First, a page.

(1)                      The Enforcement Agency is authorized to coordinate implementation, administration, and enforcement of this Chapter and shall promulgate appropriate guidelines or regulations for such purposes.  Regulations of the Agency concerning minimum protections may establish different minimum protections for different types of work and may include terms that apply only in the event of a lack of a written contract.



§ 9-4507.  Liability, Administration, Enforcement and Penalties.


(1)                      Joint Liability.   More than one person or entity may have an employment relationship with a domestic worker in connection with the same work. Individuals and entities with an overlapping employment relationship with a domestic worker are subject to joint and several liability, and concurrent fines and penalties, in connection with violations of this Chapter.  


(2)                      A domestic worker or other person representing a Domestic Worker may report to the Agency any suspected violation of this Chapter.


(3)                      The Agency is authorized to take such steps as it deems appropriate to resolve complaints and enforce this Chapter, including, but not limited to, establishing a system to receive complaints regarding non-compliance with this Chapter, investigating alleged violations in a timely manner and resolving complaints through mediation.


(4)                      The Agency shall have the power to subpoena records and testimony from any party to a complaint. Such records shall be provided to the Agency within thirty (30) days after receipt of the subpoena.


                      (5)                      Any person alleging a violation of this Chapter shall file a complaint with the Agency within two years of the date the person knew or should have known of the alleged violation.


 (6)                      Upon establishment of a system of administrative adjudication, the Agency shall have the power to impose penalties and fines for violation of this Chapter and to provide or obtain appropriate relief. Remedies may include reinstatement and full restitution to the domestic worker for lost wages and benefits, including presumed damages to be awarded to a domestic worker for the hiring entity’s violation of this chapter. The Agency shall also fix by regulation an amount of presumed damages.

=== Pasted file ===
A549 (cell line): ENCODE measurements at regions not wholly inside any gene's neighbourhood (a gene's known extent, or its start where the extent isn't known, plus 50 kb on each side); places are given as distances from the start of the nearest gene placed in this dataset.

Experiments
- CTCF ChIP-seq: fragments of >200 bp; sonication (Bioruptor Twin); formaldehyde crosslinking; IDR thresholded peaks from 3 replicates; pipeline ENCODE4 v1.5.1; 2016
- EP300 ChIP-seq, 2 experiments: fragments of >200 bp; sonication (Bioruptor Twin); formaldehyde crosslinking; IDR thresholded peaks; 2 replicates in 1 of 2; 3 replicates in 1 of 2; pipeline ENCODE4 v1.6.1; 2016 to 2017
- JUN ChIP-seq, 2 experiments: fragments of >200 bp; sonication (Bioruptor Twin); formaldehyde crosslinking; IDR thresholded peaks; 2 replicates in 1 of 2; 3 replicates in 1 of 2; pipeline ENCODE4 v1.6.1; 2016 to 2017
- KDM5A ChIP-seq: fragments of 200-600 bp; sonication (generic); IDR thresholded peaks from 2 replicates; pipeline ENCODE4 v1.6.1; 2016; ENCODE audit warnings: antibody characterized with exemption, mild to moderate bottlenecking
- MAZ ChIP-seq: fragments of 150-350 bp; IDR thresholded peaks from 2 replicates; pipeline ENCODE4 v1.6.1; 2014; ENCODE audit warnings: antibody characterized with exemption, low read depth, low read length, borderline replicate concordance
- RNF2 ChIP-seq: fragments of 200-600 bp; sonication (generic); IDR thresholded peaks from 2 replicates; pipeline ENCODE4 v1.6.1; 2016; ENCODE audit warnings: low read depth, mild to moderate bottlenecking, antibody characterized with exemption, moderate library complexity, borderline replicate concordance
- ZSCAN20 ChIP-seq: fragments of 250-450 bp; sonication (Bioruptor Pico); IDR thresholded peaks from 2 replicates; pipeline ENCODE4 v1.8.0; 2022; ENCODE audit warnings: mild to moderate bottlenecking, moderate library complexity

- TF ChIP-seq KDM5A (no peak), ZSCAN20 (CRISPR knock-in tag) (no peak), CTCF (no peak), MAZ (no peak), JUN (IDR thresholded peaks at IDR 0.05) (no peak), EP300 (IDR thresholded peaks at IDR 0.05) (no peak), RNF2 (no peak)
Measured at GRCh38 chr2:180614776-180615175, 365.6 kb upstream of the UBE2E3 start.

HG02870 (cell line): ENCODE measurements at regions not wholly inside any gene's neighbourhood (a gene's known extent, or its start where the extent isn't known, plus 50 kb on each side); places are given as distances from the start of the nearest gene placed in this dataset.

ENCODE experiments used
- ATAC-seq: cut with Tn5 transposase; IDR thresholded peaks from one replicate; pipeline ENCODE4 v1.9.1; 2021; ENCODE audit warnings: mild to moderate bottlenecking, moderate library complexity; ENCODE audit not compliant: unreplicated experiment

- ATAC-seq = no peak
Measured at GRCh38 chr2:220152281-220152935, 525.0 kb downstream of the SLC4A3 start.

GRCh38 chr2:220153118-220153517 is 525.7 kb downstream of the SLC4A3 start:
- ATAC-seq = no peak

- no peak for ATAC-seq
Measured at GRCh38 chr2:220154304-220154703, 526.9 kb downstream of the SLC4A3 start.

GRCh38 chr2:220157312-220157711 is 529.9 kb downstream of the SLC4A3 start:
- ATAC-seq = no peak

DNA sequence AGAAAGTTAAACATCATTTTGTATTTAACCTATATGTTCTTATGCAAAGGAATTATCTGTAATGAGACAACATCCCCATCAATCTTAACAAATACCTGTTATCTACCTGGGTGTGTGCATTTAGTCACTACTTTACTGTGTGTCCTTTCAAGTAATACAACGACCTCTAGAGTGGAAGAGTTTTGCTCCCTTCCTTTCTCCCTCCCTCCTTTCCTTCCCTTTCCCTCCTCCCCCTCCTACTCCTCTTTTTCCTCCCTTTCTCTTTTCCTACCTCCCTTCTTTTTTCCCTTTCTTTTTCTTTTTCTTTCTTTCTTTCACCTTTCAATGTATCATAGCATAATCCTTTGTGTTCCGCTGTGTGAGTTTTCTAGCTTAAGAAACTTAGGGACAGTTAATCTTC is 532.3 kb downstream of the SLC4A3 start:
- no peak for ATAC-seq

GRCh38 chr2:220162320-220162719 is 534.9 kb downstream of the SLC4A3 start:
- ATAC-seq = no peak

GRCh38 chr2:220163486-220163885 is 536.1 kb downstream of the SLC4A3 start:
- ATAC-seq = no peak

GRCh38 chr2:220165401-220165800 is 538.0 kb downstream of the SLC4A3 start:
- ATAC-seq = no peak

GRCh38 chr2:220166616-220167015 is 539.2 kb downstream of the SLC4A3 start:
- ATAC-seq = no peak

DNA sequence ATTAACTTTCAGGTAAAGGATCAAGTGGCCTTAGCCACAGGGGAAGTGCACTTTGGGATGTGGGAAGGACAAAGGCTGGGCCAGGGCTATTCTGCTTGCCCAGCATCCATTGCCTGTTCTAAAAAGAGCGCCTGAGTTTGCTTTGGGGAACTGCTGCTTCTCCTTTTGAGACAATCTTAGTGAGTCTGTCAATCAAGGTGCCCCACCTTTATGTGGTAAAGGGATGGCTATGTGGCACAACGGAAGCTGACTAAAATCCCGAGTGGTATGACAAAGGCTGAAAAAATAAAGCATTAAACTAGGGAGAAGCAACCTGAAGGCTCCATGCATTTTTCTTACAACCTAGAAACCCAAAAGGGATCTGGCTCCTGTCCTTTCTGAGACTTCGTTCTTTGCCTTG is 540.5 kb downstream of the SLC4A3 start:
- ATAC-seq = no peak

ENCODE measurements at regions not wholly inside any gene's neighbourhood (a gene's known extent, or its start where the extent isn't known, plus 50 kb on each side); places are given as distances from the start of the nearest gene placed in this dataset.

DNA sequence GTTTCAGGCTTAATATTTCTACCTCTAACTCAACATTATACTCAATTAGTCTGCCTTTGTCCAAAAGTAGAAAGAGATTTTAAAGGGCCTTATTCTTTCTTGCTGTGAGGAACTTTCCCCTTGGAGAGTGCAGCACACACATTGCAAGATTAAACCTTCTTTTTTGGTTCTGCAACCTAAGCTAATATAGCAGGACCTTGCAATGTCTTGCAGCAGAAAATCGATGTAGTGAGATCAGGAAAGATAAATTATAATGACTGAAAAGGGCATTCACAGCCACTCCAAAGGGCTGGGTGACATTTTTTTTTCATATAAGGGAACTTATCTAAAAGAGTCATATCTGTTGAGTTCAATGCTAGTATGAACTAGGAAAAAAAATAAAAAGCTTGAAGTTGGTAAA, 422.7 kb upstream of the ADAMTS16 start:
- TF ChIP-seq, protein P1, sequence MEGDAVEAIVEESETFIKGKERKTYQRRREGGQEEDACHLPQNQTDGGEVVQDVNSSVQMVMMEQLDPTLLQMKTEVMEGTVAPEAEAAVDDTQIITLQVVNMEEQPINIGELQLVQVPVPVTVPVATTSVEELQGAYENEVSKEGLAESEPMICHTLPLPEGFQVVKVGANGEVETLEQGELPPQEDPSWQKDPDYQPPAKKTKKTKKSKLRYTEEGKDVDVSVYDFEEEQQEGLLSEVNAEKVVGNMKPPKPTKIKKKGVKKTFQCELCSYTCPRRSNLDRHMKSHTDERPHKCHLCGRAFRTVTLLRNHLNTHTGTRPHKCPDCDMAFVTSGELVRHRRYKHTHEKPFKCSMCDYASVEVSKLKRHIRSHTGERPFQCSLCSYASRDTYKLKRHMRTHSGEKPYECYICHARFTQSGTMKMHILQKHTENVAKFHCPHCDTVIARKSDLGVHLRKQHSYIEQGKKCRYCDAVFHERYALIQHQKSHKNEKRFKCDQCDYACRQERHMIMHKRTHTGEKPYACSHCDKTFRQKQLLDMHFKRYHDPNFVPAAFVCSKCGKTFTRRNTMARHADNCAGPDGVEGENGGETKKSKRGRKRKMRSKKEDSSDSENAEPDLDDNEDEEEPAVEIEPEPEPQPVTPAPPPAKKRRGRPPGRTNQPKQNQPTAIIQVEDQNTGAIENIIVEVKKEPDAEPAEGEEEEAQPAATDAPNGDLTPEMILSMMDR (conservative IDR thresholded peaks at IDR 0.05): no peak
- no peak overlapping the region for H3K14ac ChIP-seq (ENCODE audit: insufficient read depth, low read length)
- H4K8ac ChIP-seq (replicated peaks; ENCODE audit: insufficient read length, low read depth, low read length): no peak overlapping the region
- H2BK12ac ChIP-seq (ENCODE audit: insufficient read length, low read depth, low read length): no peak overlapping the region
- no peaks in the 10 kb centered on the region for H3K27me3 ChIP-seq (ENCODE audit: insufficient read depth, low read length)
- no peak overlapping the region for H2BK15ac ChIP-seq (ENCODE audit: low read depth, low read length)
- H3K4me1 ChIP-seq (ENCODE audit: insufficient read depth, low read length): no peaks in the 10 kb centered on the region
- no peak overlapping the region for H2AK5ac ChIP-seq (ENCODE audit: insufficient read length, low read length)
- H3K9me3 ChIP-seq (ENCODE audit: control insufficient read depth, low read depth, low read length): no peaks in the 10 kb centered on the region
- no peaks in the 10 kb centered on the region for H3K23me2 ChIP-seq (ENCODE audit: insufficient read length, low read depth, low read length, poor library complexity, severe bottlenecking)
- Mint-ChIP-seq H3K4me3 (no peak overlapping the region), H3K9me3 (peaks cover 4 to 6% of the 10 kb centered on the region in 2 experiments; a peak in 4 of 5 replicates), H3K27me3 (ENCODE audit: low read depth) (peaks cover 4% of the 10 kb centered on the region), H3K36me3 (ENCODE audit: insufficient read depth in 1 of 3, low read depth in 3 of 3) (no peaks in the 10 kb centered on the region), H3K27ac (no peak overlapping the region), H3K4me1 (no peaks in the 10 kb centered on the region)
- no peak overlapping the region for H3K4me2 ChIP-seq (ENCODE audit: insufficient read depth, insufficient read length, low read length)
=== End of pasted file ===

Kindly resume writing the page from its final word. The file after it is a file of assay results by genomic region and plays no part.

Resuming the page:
(7)                     A hiring entity who retaliates against an employee for any activity protected under this Chapter shall be a Class III offense under § 1-109 (3.) All other violations of this Chapter shall be Class II offenses under § 1-109(2) of this Code.


(8)                     Any domestic worker aggrieved by a violation of this Chapter, any entity a member of which is aggrieved by a violation of this chapter, or the City may bring a civil action in a court of competent jurisdiction against a hiring entity violating this Chapter. Nothing in this Chapter or its implementing regulations shall be construed to require a complaint to be filed with the Agency before bringing an action in court. Upon prevailing in an action brought pursuant to this Section, an aggrieved person shall be entitled to such legal or equitable relief as may be appropriate to remedy the violation, that is not duplicative of any relief provided to the person in administrative proceedings, including, without limitation, reinstatement in employment, back pay and injunctive relief. The aggrieved person shall be entitled to an award of reasonable attorney’s fees and cost.



§ 9-4508.  Other Protections.


(1)    Nothing in this Chapter shall supersede, affect the applicability of, or allow contractual waiver of, the prohibitions and requirements of Chapter 9-1100 (“Fair Practices Ordinance: Protections Against Unlawful Discrimination”); Chapter 9-4100 (“Promoting Healthy Families and Workplaces”); or any other law that provides protections to domestic workers.


§ 9-4509. Domestic Workers Standards and Implementation Task Force.


                      (1)                      The Mayor’s Office of Labor is authorized to establish, within ninety days of the passage date of this ordinance, a Domestic Workers Standards and Implementation Task Force, which shall regularly convene members of the Administration, City Council and affected stakeholder organizations to discuss mechanisms to support implementation of this Chapter, including regulations promulgated under this chapter.


(2)                      The Mayor’s Office of Labor shall, no less than one time a year, file a report with the Chief Clerk of Council that shall include, in addition to such other information the Mayor’s Office of Labor determines should be included, information concerning Domestic Workers, and reporting any policy recommendations or findings from the Domestic Workers Standards and Implementation Task Force.


§ 9-4510.  Severability.


                     If any provision of this Chapter or application thereof to any person or circumstance is judged invalid, the invalidity shall not affect other provisions or applications of the Chapter which can be given effect without the invalid provision or application, and to this end the provisions of this Chapter are declared severable.


SECTION 3. This Ordinance shall be effective May 1, 2020.






[Brackets] indicate matter deleted.

Italics indicate new matter added.